Recently I recognised what was surfacing in my paintings. While I was working on creating gardens in my digital works and feeding into my need for structure and control, my paintings were giving birth to untamed garden scenes and abstracted foliage form which a figure was appearing. I have been painting a gardener, a struggling and vulnerable gardener. Yet this gardener, a bearded male figure imbued within an enveloping scene of nature and flowers, isn’t the hero of the story.
I am curious about this figure now and I want to uncover his vulnerabilities. In the digital works the gardens are domesticated, in the paintings however, the figure must answer to the untameable might of nature and face its own vulnerability. I am very excited for what will be coming next in my painting. At the same time, I am very scared of the fact that I have already seen what the paintings have become since I generally prefer not knowing the outcomes of images.
Then again, the evolutions of my practice that I am now sharing, from my digital works and their transformation into carpets, to the development and the changes in my painting, have helped me realize that I am in fact curious of what new discoveries lie ahead.
AE: What and who are some of your major creative influences, and why?
SZ: When I think about creative influences, I think about the encouragement I have received over the years. The drive to creativity has been there as far back as I can remember, but what has kept this creativity alive is the constant encouragement. Growing up my parents encouraged me, as did my schoolteachers and university professors. My dad would bring colored pencils and other art supplies home, and this kind of encouraging support kept me going.
Another influence was my mother’s uncle growing up. My parents would sit with him and discuss history and literature. He used to make miniature watercolor landscapes in his notebooks. All the scenes looked the same and he taught me how to paint them. A mountain range, a body of water and some cypress trees. He was the Bob Ross of my childhood. Today, I know that he was painting Afghanistan and his memories of it.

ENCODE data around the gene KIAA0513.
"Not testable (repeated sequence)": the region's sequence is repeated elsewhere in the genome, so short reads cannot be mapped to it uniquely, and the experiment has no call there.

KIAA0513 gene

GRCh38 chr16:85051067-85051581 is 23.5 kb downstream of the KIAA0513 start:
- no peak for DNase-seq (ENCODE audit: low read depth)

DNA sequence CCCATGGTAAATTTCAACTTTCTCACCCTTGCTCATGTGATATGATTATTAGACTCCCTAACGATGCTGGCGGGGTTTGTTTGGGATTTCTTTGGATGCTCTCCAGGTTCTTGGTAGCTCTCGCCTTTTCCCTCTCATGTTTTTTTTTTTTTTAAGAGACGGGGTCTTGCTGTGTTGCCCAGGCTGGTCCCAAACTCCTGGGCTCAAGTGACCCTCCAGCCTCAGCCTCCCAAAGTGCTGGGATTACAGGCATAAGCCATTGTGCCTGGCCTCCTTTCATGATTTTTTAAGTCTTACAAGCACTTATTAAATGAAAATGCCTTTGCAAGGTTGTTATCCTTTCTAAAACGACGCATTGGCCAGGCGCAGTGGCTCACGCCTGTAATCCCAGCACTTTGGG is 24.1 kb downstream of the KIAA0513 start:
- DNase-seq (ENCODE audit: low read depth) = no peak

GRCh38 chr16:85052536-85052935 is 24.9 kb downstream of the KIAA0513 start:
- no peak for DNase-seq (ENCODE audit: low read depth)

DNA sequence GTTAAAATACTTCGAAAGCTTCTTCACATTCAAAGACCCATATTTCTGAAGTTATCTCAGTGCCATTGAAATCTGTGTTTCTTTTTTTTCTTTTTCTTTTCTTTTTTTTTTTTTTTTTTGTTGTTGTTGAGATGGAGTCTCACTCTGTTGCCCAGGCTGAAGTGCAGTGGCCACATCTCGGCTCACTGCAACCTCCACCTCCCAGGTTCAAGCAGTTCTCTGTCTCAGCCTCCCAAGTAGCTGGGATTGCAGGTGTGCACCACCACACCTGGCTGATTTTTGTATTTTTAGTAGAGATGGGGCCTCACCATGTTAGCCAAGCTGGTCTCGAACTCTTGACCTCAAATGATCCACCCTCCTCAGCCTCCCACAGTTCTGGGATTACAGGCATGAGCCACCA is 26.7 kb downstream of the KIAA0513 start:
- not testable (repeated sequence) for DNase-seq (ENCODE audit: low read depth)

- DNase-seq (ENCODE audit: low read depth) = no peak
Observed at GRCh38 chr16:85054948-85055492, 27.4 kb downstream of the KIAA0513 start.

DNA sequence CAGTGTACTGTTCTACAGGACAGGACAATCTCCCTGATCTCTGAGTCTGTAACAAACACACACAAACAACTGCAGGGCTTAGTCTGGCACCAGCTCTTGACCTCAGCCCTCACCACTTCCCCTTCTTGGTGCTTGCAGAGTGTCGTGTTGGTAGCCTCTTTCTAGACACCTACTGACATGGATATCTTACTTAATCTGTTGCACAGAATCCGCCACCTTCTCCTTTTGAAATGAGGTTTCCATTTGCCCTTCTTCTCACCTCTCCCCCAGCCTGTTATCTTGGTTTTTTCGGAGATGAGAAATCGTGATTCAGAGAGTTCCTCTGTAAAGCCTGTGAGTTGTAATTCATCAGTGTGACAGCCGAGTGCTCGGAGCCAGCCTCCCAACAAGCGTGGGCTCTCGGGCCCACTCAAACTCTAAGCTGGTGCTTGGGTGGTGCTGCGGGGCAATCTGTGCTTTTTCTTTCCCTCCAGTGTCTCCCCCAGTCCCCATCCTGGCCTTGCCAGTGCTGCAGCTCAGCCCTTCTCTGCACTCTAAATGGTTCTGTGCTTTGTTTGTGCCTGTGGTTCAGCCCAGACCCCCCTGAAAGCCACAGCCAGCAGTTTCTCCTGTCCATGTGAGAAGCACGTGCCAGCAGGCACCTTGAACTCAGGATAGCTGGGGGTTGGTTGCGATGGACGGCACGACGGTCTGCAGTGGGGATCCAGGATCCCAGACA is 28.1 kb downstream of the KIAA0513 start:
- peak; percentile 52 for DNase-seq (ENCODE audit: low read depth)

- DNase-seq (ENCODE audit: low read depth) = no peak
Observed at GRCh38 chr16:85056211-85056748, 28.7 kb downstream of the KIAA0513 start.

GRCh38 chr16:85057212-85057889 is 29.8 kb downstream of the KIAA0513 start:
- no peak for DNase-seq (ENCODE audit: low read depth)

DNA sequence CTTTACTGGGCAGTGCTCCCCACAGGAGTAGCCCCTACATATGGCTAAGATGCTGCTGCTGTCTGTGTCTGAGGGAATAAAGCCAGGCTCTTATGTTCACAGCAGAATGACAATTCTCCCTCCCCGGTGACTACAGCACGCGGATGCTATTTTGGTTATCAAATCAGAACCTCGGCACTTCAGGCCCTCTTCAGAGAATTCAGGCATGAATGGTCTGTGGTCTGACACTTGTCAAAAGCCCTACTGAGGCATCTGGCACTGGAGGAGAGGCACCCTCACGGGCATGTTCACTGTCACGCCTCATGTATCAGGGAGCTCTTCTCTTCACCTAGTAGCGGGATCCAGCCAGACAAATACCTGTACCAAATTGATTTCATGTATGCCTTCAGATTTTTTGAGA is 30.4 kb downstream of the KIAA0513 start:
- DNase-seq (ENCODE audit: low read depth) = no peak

Outside of these personal influences, figures in art history have only served as evidence that art was not something limited to a child’s play and the need to create is a reality to be pursued.
Today my influences are no different than when they were when I was a child playing around with colored pencils on a page. Come to think of it, I am influenced by the act of art making because it creates the opportunity to be a child and play. Perhaps I am just trying to be a child after all.
AE: What are you currently working on and do you have any shows or projects upcoming in 2023-2024?
SZ: I currently feel like I am an administrative assistant to myself–one of the many hats we must wear in the real world in the pursuit of becoming an artist. Outside of mostly admin and logistical planning, I am currently part of two exhibitions in Toronto: Afghanistan my Love, at the Aga Khan Museum and Ornamental Gestures at Doris McCarthy Gallery.
I also have a video work that I created for Emily Carr University’s Digital Screen Public Art Program. The video work will be installed in Vancouver and unveiled in early March 2023. For anyone in Vancouver, watch out for some public programming around this i.e., artist talks etc.
Simultaneously, I am working on two public art projects, one in Toronto and the other in Edmonton, both projects are in very early stages so I am not able to share much now but do keep an eye out for more updates. These will likely get unveiled in 2024/25.
Finally, I am working towards a solo exhibition in Montreal with Patel Brown Gallery in September 2023.
SHAHEER ZAZAI ONLINE: